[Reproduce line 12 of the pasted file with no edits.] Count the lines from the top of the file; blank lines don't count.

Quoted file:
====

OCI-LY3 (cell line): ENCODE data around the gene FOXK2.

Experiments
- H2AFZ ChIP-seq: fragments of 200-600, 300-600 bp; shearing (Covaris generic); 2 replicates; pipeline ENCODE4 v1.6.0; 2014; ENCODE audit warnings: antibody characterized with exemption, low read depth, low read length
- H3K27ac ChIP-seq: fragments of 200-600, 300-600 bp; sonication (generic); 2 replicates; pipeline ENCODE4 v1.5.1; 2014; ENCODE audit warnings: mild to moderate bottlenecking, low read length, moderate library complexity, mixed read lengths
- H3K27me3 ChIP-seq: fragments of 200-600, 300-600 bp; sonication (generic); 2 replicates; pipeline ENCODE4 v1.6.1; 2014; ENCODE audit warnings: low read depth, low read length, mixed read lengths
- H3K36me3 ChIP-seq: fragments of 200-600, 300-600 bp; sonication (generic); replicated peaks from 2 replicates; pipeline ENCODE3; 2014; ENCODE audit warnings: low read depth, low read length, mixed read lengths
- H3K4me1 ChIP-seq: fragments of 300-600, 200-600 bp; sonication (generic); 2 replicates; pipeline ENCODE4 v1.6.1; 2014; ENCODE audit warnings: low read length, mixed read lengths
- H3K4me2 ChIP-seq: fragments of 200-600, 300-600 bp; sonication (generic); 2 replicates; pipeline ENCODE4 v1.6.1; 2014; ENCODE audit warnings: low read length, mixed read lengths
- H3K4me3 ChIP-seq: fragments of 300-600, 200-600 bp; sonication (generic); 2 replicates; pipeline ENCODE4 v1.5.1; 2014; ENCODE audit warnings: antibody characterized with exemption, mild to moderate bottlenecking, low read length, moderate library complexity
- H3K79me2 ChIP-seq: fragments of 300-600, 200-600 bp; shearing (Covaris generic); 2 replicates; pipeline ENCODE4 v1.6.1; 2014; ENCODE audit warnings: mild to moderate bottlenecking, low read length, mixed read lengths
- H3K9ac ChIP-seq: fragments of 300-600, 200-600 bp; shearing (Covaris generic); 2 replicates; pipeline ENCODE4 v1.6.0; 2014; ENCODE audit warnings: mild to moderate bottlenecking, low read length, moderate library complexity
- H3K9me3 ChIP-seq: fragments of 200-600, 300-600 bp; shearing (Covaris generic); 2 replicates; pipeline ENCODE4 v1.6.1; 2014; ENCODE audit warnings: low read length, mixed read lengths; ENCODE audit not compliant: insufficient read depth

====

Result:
- H3K9me3 ChIP-seq: fragments of 200-600, 300-600 bp; shearing (Covaris generic); 2 replicates; pipeline ENCODE4 v1.6.1; 2014; ENCODE audit warnings: low read length, mixed read lengths; ENCODE audit not compliant: insufficient read depth